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Nitroprusside (Nitropress®) for Dogs and Cats

Nitroprusside (Nitropress®) for Dogs and Cats

Overview of Nitroprusside for Dogs and Cats

  • Nitroprusside, commonly known by the names Nitropress® or Sodium Niroprusside, is a potent intravenous drug used to control hypertension, acute congestive heart failure, and blood pressure in dogs and cats.
  • Nitroprusside is a smooth muscle relaxant which causes vasodilation of peripheral arteries and veins. Peripheral pooling of blood reduces venous return to the heart. This acts to decrease the workload on the heart.
  • Systemic vascular resistance is decreased as is arterial blood pressure.
  • The blood pressure lowering effect of nitroprusside is seen within 1 to 2 minutes of the intravenous infusion and terminates almost as rapidly when the infusion is discontinued.
  • Nitroprusside is a prescription drug and can only be obtained from a veterinarian or by prescription from a veterinarian. It is also a controlled substance.
  • Nitroprusside is not approved for use in animals by the Food and Drug Administration (FDA) but may be legally prescribed by veterinarians as an extra-label drug.
  • Brand Names and Other Names of Nitroprusside

  • This drug is registered for use in humans only.
  • Human formulations: Nitropress® (Abbott); Sodium Nitroprusside (Elkin-Sinn). Nitroprusside is supplied by drug companies with a variety of trade names and generic formulations.
  • Veterinary formulations: None
  • Uses of Nitroprusside for Dogs and Cats

    Nitroprusside is used in treatment of:

  • Hypertensive crises
  • Acute congestive cardiac failure
  • Control of blood pressure when hypotension is used to facilitate surgery
  • Precautions and Side Effects

  • While generally safe and effective when prescribed by a veterinarian, nitroprusside can cause side effects in some animals.
  • Nitroprusside should not be used in animals with compensatory hypertension, where there is inadequate cerebral circulation, or in vasodilated patients in septic shock.
  • Nitroprusside can cause a precipitous fall in blood pressure. For this reason, it should be administered slowly and carefully, with constant monitoring of blood pressure.
  • Another possibly fatal side effect is caused by the accumulation of cyanide. This toxic effect can be circumvented by ensuring the briefest periods of administration or very low infusion rates.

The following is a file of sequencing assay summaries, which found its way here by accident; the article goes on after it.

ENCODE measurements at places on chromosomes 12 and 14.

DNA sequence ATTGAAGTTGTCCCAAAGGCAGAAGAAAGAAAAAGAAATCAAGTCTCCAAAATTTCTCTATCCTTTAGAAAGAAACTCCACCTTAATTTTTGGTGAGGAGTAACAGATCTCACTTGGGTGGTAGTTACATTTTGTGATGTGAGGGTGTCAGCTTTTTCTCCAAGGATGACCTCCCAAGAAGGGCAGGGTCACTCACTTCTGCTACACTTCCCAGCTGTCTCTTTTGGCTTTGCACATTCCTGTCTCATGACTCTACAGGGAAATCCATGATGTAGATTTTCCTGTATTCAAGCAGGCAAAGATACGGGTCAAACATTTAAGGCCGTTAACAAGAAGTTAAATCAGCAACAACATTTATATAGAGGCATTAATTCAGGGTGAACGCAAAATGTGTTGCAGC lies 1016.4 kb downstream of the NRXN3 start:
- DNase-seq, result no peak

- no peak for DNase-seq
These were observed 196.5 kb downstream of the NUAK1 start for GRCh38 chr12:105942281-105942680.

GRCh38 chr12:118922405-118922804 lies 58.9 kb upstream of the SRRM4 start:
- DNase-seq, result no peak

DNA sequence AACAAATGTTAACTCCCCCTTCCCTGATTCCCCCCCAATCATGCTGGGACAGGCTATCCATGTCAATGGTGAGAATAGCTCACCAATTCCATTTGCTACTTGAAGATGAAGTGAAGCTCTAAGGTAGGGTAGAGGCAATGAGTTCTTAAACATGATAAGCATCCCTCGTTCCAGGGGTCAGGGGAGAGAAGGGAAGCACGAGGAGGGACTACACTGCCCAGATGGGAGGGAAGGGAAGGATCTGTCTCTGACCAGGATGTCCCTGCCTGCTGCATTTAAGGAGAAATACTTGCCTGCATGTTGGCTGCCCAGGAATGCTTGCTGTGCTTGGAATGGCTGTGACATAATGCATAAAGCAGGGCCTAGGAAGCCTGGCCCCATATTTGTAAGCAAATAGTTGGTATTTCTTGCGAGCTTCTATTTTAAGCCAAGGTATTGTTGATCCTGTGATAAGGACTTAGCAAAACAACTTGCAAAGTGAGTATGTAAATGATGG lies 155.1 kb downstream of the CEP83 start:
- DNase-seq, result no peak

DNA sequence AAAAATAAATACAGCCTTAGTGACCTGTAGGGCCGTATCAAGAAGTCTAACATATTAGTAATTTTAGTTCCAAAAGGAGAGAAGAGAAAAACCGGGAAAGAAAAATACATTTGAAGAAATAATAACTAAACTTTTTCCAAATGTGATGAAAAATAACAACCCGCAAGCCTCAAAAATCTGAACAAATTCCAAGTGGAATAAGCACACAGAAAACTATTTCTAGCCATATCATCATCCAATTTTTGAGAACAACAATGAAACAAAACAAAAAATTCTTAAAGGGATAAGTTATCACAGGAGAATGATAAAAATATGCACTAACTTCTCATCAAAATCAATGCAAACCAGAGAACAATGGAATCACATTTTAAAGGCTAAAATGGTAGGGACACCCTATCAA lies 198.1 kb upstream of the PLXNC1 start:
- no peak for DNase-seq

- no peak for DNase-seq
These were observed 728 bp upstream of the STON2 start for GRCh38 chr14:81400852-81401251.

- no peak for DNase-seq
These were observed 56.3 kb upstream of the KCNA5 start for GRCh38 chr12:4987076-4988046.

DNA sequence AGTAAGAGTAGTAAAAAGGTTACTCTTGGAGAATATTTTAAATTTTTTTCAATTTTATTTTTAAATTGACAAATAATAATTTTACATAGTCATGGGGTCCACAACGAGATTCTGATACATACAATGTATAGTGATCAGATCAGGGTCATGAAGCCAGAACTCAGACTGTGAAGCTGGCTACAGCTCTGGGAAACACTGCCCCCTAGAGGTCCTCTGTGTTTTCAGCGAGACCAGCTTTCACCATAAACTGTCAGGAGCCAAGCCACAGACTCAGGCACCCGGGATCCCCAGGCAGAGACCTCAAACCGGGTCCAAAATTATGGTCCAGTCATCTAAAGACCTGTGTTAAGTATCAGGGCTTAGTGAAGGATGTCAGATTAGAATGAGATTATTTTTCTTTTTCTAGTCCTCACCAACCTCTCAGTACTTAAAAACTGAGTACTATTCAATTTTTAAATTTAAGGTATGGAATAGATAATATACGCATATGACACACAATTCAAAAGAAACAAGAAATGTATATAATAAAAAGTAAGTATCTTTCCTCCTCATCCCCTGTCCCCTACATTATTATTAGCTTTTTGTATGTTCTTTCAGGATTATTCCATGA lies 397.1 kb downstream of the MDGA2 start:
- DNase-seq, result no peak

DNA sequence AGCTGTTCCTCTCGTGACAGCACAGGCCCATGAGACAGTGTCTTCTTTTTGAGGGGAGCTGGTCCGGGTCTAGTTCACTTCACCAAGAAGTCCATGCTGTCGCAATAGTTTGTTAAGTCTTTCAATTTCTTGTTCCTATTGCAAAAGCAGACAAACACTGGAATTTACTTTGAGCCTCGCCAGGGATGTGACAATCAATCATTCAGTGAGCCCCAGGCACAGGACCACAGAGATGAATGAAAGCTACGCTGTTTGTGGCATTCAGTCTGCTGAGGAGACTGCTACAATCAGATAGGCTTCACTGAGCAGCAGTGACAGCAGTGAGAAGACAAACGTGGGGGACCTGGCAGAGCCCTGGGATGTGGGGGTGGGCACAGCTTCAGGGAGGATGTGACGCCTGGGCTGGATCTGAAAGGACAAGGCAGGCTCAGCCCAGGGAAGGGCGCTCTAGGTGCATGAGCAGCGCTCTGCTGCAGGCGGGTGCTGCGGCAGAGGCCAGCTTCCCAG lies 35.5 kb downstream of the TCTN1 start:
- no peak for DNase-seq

• Serum electrolytes, especially sodium, should also be monitored.
  • Methemoglobinemia is also a possible sequel of nitroprusside's use.
  • Nitroprusside solutions are sensitive to light and should be protected from light as far as possible. Exposure to light causes reduction of contained ferric to ferrous iron with resultant loss of potency (and color change of the solution from brownish to bluish).
  • Drug Interactions

  • The hypotensive effects of nitroprusside can be augmented by ganglion blocking drugs, general anesthetics, and other hypotensive agents.
  • How Nitroprusside is Supplied

  • Nitroprusside is available as a 50 mg vial of powder used for injection
  • Dosing Information of Nitroprusside for Dogs and Cats

  • Nitroprusside is administered to hospilization patients through an intravenous infusion. After reconstitution, nitroprusside is not suitable for direct injection. The solution containing 50 mg of nitroprusside is further diluted and delivered through an infusion pump that carefully controls the rate that the medication is delivered.
  • Blood pressure is generally reduced slowly in It is safest to reduce blood increments, over four 4-hour periods, to allow cerebral blood vessels to accommodate.
  • The duration of administration depends on the condition being treated, response to the medication and the development of any adverse effects.


  • In dogs, the usual dose is for the initial infusion is 0.5 to 1 mcg/pound/min (1 to 2 mcg/kg/min). The infusion rate is generally increased incrementally every 3 to 5 minutes until a target arterial blood pressure is attained.
  • In treating heart failure, it is sometimes used with a current infusion of dobutamine at a rate of 2.5 to 5 mcg/pound/min (5 to 10 mcg/kg/min).


  • In cats, the usual dose fo the initial infusion is 0.25 mcg/pound/min (0.5 mcg/kg/min). The infusion rate is generally increased incrementally every 3 to 5 minutes until a target arterial blood pressure is attained.
  • In treating heart failure, it is sometimes used with a dobutamine infusion concurrently at a rate of 0.5 to 2.5 mcg/pound/min (1 to 5 mcg/kg/min).
  • Cardiovascular Drugs



    Cardiology & Cardiovascular diseases